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Interim Governments and the Stability of Peace

Strasheim, Julia

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After intrastate armed conflict, what properties of interim governments increase the stability of post-interim peace? Previous research on interim governments has often relied on evidence gathered through under-theorized and non-comparative case studies, making findings difficult to generalize. The literature also tends to concentrate on studying the institutional designs of interim governments as explanatory variables, while neglecting the variety of reforms such governments implement. To address these shortcomings, this dissertation develops a bargaining model on how interim governments increase the stability of post-interim peace by mitigating credible commitment problems of warring parties. This bargaining model theorizes that both the institutional designs of interim governments – whether or not they include power-sharing arrangements for the warring parties, as well as whether or not international actors assume political authority during interim rule – as well as their reform processes affect the stability of post-interim peace. It argues for two reform processes in particular. First, it holds that interim governments that implement reforms to integrate the parallel political and military institutions of warring parties (such as shadow governments and non-statutory armed forces) should increase the stability of peace. Second, it argues that interim governments that allow for the participation of unarmed actors in reform processes – such as civil society representatives – should increase the stability of post-interim peace. The dissertation tests these hypotheses by using a mixed-method research design that combines statistical survival analysis with process-tracing in and a comparative analysis of three case studies. In the quantitative analysis, it relies on a novel data set of a sample of all interim governments that followed at least one year of intrastate armed conflict since 1989, and that terminated by 2012. The qualitative case studies, selected under a most-similar system design, include the interim governments of Nepal (2006-2008), Angola (1991-1992), and Cambodia (1991-1993). In sum, results from both quantitative and qualitative analyses show that the reforms implemented by interim governments provide for a better explanation for long-term peace as compared to the institutional designs of such governments. In particular, the dissertation finds strongest support for hypothesis H3 on the integration of parallel political and military institutions into the authority of interim governments. The dissertation concludes by discussing policy implications and avenues for future research.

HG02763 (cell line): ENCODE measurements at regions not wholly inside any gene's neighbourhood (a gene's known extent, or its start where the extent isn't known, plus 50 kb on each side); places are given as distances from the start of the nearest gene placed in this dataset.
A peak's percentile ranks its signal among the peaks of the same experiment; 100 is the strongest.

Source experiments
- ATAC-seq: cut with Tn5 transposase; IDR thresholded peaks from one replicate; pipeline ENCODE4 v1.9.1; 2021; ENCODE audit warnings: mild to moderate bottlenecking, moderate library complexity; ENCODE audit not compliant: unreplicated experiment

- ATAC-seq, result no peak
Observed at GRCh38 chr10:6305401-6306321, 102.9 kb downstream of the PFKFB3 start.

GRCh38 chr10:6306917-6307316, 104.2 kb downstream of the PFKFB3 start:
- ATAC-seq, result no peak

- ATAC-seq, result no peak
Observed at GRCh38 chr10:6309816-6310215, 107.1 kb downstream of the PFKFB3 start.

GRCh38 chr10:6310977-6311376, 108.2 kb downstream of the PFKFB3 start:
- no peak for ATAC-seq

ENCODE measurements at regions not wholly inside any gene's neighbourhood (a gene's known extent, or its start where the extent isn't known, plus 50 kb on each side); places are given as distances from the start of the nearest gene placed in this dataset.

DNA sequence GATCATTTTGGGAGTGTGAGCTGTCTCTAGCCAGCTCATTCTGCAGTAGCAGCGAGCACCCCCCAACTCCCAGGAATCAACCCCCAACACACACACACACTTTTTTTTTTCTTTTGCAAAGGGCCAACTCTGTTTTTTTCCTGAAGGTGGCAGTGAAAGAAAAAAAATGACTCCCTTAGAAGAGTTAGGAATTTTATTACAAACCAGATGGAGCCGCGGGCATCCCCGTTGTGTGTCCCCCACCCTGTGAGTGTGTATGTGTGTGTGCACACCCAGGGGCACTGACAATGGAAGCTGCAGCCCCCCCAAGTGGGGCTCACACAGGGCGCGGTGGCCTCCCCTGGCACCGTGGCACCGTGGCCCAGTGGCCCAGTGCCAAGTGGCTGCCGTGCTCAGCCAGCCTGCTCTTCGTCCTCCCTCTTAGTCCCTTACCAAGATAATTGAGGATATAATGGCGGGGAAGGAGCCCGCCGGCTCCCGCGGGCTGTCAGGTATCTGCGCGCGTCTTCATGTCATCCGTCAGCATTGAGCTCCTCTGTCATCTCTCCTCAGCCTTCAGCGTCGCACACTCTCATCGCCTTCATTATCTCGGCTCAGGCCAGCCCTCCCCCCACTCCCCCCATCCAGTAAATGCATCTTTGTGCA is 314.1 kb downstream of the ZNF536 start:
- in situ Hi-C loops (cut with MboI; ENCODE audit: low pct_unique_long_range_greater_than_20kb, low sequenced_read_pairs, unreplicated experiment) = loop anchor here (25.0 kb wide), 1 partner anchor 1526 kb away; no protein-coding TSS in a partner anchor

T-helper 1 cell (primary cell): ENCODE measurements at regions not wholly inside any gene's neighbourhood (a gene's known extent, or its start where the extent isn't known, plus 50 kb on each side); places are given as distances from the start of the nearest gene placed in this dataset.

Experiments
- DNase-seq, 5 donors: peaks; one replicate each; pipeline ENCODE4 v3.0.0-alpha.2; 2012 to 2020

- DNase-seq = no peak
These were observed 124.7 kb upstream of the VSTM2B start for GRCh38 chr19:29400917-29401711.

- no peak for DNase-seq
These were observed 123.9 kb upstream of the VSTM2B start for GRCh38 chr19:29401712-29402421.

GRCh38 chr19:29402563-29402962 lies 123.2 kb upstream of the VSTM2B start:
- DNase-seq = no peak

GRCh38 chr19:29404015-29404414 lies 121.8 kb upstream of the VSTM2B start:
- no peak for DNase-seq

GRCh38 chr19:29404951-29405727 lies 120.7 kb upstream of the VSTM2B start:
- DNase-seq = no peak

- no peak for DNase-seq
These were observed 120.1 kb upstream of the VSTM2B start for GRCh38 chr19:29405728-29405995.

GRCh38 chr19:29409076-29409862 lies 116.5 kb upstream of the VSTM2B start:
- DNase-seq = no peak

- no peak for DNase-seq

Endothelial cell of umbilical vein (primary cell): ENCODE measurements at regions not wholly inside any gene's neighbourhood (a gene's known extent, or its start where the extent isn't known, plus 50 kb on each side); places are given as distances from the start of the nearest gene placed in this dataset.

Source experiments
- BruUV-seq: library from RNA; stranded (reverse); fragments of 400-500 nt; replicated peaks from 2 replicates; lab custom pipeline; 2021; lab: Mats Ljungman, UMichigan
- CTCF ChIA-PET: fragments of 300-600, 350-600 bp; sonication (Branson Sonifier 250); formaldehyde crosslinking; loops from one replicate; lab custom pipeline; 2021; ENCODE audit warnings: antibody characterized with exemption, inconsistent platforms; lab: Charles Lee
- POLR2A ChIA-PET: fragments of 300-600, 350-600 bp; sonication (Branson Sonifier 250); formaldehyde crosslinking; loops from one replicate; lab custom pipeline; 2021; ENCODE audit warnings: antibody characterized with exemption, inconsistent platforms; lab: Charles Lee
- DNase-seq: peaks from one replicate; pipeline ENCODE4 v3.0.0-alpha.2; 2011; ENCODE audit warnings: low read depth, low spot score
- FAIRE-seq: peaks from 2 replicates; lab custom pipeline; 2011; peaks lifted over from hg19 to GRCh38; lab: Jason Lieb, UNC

Item Type: Dissertation
Supervisor: Croissant, Prof. Dr. Aurel
Date of thesis defense: 30 November 2016
Date Deposited: 25 Jan 2017 08:59
Date: 2017
Faculties / Institutes: The Faculty of Economics and Social Studies > Institute of Political Science
Subjects: 320 Political science
Uncontrolled Keywords: Friedens- und Konfliktforschung, Institutionen
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